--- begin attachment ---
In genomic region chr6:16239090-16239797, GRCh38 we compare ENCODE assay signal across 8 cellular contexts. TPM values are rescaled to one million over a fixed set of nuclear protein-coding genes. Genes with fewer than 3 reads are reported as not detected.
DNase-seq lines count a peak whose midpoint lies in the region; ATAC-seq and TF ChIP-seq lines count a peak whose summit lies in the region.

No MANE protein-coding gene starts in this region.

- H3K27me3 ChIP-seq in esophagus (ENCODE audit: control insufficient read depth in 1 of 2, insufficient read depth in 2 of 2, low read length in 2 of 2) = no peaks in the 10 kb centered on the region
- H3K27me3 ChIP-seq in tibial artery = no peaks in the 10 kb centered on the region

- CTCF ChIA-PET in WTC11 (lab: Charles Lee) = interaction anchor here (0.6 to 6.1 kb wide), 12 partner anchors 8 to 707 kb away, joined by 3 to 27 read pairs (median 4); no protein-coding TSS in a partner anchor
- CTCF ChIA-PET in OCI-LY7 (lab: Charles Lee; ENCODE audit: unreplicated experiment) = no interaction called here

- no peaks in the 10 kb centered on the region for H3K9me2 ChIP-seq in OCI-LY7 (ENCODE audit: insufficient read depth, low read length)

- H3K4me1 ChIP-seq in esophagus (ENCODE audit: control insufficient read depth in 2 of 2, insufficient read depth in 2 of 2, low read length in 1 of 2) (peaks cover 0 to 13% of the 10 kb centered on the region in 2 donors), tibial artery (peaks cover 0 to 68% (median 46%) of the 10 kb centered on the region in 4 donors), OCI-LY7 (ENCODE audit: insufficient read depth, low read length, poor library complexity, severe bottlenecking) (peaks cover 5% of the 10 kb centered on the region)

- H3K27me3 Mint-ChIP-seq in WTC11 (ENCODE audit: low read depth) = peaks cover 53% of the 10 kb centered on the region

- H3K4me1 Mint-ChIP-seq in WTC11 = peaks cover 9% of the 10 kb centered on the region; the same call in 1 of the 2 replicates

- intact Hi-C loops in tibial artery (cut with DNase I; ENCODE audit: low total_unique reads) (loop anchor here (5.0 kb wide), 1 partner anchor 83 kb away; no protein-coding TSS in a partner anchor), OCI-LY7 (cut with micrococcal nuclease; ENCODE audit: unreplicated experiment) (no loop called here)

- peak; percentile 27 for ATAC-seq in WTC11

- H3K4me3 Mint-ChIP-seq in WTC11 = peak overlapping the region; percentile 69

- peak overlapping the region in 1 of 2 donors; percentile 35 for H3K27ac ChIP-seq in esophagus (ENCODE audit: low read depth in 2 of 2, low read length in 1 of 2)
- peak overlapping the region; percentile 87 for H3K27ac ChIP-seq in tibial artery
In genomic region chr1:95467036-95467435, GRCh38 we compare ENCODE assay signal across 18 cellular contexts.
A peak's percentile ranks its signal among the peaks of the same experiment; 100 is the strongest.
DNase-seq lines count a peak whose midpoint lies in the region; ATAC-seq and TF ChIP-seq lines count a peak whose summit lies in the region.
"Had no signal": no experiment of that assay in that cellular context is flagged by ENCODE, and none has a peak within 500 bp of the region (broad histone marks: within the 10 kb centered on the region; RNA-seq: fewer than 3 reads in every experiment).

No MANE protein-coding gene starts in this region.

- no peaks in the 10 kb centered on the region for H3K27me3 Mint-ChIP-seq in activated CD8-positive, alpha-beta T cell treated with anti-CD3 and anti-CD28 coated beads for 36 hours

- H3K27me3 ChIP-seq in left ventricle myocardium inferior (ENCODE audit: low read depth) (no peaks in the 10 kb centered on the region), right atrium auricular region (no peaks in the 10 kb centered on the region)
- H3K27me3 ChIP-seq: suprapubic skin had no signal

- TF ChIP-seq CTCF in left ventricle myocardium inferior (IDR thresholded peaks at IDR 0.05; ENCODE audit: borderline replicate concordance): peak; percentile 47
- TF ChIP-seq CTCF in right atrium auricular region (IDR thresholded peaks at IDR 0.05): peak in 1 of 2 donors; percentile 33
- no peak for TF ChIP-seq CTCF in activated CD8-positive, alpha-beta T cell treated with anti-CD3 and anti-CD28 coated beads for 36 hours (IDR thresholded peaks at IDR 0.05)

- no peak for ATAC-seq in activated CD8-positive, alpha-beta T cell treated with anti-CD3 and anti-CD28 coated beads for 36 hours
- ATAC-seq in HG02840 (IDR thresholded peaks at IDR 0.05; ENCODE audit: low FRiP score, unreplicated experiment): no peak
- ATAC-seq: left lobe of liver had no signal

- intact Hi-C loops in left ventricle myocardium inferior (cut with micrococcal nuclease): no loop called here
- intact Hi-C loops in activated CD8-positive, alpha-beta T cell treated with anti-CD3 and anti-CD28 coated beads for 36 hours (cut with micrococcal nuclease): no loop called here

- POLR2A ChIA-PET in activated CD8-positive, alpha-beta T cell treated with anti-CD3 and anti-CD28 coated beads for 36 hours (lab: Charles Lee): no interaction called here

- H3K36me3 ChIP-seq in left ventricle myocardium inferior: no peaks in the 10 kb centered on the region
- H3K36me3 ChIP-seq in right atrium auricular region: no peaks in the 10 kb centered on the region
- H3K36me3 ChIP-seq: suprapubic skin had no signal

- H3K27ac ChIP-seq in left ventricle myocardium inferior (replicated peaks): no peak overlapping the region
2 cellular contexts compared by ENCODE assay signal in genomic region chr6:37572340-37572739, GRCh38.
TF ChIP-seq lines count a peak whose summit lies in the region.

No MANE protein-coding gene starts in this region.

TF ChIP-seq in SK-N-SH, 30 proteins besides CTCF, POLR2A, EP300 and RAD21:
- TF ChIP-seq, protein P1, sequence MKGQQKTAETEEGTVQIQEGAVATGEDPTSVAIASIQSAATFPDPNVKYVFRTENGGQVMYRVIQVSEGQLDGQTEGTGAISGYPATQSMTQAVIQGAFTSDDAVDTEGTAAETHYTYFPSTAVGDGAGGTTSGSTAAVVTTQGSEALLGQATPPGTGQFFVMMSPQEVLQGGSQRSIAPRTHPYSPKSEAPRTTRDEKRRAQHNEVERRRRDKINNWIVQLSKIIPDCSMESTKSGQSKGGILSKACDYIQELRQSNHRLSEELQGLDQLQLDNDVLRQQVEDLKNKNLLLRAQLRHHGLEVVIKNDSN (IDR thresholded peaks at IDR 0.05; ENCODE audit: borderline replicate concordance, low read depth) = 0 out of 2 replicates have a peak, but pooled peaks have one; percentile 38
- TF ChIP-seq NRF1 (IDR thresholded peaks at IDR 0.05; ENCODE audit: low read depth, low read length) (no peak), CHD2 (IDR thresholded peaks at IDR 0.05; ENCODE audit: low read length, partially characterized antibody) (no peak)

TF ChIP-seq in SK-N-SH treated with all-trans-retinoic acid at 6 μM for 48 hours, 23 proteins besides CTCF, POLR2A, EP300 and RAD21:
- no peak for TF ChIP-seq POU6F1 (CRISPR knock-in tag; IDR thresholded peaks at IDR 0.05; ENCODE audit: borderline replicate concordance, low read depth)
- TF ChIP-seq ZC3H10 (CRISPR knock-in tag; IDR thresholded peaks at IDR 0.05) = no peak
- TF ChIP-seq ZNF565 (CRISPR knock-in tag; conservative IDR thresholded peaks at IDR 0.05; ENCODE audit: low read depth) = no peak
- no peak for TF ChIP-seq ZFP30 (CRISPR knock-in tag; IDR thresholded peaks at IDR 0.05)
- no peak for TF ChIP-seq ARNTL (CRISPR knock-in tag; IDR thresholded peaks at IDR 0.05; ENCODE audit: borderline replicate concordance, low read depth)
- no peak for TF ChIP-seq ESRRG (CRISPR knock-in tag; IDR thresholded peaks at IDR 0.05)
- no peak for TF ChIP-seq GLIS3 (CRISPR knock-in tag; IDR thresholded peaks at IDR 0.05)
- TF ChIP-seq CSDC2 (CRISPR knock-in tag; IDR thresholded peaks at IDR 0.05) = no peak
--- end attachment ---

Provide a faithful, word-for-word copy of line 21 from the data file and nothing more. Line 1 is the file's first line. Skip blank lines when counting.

No MANE protein-coding gene starts in this region.